Productivity: The Context of No Context
All the buzz nowadays is about technology. This is no surprise, really. The whiz-bang gadgetry of the new media landscape is utterly extraordinary, so it's well-deserving of all the attention. But when we quit gawking and look closely, we see the coming of something more important than the eye-popping wizardry of widgets, wireless and Wi-Fi. It's a growing shift in when and where we use media, not just a change in what we can do with the media at hand.
Take video, for example. For decades video consumption was pretty much limited to a TV at home or the local movie theater at specified times. While we could also catch a movie on a plane or watch a ballgame at a sports bar, video media were highly place-specific. No more.
These days video is everywhere, largely because it is now portable. DVRs and downloads make it possible to watch anything at any time. Our cars come equipped with video players. iPods put movies, TV shows and videos of college lectures in our pockets. With our cell phones, we can surf the Web over to YouTube to see today's hot video. Cable TV blares at us in airports and shopping malls. Some airplanes have been retrofitted to show live TV broadcasts. Retailers air proprietary video programming in their stores. We can even embed video in our e-mail and PowerPoint presentations.
This kind of situational ubiquity is not unique to video; it's true of all media nowadays. Obviously, this alters our media usage and expectations. Less obviously but very importantly, this makes "situation" a bigger, and often a dominant, factor in determining how media work and how advertising sells. Situation shapes the modern media experience, as much as, if not more than, content, creative and the characteristics of the medium itself.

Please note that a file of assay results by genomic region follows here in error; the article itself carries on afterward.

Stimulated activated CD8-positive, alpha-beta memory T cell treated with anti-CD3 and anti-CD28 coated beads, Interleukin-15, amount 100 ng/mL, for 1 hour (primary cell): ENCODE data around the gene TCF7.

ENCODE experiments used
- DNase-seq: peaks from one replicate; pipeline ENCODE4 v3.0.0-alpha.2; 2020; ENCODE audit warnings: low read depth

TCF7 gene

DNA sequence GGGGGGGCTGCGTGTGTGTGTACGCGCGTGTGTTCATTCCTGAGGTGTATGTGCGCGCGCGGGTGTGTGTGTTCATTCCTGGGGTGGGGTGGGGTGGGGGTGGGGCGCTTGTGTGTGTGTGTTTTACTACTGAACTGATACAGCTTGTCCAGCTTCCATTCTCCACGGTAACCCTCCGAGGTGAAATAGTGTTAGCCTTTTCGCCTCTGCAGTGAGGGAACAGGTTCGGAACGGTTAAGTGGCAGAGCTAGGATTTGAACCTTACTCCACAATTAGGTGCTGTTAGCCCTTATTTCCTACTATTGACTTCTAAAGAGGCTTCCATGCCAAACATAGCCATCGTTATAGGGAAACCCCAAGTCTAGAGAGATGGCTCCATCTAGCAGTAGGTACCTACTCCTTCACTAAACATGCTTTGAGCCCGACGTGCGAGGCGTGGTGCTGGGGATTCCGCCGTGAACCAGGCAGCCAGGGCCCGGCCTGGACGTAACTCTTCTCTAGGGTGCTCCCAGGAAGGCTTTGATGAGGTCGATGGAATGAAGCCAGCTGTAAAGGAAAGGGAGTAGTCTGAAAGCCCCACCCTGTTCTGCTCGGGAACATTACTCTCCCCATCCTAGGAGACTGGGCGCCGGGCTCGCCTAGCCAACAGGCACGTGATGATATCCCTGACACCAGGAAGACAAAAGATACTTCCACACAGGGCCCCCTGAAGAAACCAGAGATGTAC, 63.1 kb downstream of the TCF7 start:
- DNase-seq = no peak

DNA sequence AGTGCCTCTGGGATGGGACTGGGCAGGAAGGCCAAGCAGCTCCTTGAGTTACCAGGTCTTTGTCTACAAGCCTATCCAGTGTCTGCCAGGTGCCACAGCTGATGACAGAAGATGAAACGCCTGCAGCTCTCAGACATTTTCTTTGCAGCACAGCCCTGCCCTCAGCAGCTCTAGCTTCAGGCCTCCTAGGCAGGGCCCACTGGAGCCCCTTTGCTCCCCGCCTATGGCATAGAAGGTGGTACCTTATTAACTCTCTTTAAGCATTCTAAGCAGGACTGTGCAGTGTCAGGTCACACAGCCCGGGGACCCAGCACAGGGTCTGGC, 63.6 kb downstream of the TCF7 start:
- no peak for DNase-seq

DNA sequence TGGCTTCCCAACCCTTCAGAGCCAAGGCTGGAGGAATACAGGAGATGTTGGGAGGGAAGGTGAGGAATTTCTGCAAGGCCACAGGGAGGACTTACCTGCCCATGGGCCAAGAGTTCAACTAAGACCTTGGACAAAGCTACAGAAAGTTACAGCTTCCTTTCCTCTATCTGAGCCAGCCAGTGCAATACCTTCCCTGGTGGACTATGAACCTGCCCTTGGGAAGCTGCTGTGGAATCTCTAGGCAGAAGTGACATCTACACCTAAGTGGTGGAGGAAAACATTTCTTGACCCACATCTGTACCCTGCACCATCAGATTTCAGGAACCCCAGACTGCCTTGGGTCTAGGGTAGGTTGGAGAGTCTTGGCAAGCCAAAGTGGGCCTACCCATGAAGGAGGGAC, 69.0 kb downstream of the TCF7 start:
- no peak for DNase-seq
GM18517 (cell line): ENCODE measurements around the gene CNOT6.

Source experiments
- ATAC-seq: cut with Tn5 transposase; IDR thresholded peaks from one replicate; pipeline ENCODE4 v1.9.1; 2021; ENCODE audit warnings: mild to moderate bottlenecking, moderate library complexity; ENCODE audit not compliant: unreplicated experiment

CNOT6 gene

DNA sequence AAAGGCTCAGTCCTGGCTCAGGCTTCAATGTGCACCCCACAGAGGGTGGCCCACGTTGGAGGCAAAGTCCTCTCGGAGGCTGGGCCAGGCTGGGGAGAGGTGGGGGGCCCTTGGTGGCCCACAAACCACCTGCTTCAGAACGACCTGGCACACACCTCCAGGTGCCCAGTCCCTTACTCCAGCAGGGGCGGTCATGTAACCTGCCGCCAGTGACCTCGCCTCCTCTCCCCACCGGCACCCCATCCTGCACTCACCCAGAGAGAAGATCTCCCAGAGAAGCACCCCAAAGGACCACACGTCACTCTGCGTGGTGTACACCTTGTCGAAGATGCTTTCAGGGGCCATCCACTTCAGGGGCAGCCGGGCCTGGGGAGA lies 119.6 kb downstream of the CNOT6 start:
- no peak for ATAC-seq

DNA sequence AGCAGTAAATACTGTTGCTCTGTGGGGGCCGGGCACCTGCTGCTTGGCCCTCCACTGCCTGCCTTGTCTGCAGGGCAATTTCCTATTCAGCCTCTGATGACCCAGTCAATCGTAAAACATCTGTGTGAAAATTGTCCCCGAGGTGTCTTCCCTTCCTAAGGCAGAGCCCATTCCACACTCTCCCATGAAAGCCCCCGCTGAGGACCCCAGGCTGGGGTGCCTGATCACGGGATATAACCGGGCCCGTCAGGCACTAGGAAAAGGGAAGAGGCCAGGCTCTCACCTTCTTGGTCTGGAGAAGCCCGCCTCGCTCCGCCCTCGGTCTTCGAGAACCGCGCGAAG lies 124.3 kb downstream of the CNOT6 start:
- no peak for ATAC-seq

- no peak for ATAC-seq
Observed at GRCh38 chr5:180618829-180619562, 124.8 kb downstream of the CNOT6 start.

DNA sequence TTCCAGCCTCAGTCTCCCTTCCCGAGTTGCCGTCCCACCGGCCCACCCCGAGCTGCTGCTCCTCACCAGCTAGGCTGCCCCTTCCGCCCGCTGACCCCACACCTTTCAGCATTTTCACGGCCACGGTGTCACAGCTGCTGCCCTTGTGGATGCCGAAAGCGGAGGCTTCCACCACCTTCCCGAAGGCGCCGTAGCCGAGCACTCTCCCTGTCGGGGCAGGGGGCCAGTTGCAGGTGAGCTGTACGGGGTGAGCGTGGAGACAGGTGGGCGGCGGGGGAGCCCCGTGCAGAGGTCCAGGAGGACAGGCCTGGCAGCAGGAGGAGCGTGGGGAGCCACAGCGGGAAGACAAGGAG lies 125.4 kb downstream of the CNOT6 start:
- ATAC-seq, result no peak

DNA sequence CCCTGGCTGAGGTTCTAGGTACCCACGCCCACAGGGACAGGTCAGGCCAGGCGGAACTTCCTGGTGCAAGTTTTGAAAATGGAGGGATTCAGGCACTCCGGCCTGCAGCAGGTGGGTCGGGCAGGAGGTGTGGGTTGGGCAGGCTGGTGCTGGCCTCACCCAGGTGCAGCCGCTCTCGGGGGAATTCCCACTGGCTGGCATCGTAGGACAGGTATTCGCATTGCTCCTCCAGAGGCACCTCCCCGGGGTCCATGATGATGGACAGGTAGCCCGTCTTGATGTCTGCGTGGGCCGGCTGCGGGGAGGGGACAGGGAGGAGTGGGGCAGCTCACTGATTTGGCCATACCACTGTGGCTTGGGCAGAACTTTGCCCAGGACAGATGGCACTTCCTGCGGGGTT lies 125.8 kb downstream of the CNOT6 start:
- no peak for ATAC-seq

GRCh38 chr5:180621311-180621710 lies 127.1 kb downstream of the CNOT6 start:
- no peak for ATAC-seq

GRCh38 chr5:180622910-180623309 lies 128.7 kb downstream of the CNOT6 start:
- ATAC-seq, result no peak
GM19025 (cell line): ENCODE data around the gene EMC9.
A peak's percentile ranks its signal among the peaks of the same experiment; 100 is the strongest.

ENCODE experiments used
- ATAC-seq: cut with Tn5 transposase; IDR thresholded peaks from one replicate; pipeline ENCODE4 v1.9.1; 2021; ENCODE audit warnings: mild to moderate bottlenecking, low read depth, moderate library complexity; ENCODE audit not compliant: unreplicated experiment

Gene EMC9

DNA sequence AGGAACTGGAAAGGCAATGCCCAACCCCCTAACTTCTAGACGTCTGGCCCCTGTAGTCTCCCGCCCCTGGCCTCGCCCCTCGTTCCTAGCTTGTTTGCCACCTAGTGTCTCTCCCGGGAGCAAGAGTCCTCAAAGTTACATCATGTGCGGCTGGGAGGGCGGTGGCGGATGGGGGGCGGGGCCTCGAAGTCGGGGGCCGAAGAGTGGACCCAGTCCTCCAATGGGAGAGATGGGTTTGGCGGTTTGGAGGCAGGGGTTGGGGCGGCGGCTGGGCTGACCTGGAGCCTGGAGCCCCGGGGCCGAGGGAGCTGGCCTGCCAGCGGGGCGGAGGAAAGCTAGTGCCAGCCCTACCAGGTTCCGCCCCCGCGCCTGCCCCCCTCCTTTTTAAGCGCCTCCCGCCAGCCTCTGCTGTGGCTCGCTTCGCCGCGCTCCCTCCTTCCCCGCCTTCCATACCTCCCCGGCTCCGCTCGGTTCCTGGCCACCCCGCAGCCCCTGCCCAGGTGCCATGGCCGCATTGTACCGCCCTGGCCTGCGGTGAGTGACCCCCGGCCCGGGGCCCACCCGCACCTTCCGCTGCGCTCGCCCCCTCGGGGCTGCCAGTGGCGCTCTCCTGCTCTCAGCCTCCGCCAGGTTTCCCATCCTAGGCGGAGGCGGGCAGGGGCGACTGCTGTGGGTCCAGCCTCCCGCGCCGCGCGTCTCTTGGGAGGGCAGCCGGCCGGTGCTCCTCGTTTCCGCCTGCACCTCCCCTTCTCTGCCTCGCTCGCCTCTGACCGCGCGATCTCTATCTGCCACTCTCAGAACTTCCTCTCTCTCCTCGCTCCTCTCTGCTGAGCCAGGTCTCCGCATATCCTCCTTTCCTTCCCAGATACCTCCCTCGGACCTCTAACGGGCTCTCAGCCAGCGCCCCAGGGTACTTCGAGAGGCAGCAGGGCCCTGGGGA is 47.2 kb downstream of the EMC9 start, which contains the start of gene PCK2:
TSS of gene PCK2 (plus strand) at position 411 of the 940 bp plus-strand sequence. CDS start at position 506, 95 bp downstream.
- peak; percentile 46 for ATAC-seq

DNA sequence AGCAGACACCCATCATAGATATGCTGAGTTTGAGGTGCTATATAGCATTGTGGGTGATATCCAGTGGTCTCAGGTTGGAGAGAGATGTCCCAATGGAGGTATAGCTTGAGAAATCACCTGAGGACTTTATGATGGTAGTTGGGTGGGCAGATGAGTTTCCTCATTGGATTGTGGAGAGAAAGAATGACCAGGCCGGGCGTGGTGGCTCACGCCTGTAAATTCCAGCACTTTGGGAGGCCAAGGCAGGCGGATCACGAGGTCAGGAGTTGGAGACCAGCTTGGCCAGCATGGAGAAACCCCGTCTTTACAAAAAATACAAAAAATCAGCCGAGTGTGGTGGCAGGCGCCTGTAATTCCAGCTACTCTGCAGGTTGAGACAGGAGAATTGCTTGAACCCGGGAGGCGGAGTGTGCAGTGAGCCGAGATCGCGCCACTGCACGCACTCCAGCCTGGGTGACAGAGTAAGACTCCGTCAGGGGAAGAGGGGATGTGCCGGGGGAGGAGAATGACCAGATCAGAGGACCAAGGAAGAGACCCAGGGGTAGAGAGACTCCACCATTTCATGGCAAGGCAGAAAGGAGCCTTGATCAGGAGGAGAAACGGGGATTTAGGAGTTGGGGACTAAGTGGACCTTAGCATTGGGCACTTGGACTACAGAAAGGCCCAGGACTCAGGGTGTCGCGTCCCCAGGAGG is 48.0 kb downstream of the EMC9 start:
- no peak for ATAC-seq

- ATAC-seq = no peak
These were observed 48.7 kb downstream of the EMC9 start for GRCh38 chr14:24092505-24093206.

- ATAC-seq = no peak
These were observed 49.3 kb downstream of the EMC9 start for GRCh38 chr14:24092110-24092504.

Consider the differences between watching a TV show at home versus watching the same show in an airport lounge or on an iPod or on YouTube. Viewing with family members is much more likely to happen in the comfortable, familiar, intimate environment of home.
An airport lounge is a busy, crowded place filled with strangers and distractions. An iPod is usually a solitary experience, as is YouTube - although Internet viewing may involve online interaction or even online multitasking. In every situation it's the same content and creative, and often the same characteristics of the medium. Only the situations differ, and these differences have dramatic effects on the power of the video to command attention, involvement and advertising engagement.
What new media has wrought is a fundamental change in the primary driver of media effects and advertising impact. Situation is what we need to understand most because the situation controls the extent to which advertising is able to work, and, indeed, whether or not advertising will even have a chance to work. Situations can be distracting, reinforcing, amplifying, engaging and more. Quite often, it is the "when" and the "where" that determine the "if," the "how," the "what" and the "to what extent."
This does not mean that new media advertising effects are beyond the control of marketers, though. Indeed, greater knowledge of the situations when and where advertising works can significantly boost advertising effectiveness.
>> Marketers can optimize media plans to match times of day or types of media with situational characteristics best suited for their ads.
>> Marketers can create ads that are better designed for the situation(s) in which their ads are likely to be viewed.
>> Marketers can produce ads that take advantage of or that leverage the situations in which their ads are viewed.
>> Marketers can offer ideas, incentives, events, promotions, contests, etc., to attract people to situations better suited for their ads to make an impression.
>> Marketers can build better media environments to improve the situations in which their ads are viewed.
In general, the more marketers know about the things affecting the power of their ads - whether they have direct control over these things or not - the better their ability to maximize the performance of their advertising.
New media is all about new situations. We need a broader view of media effects, one that includes not just what we're viewing or how we can manipulate it, but when and where we are.
J. Walker Smith is president of Yankelovich Inc. and the co-author of three critically acclaimed books.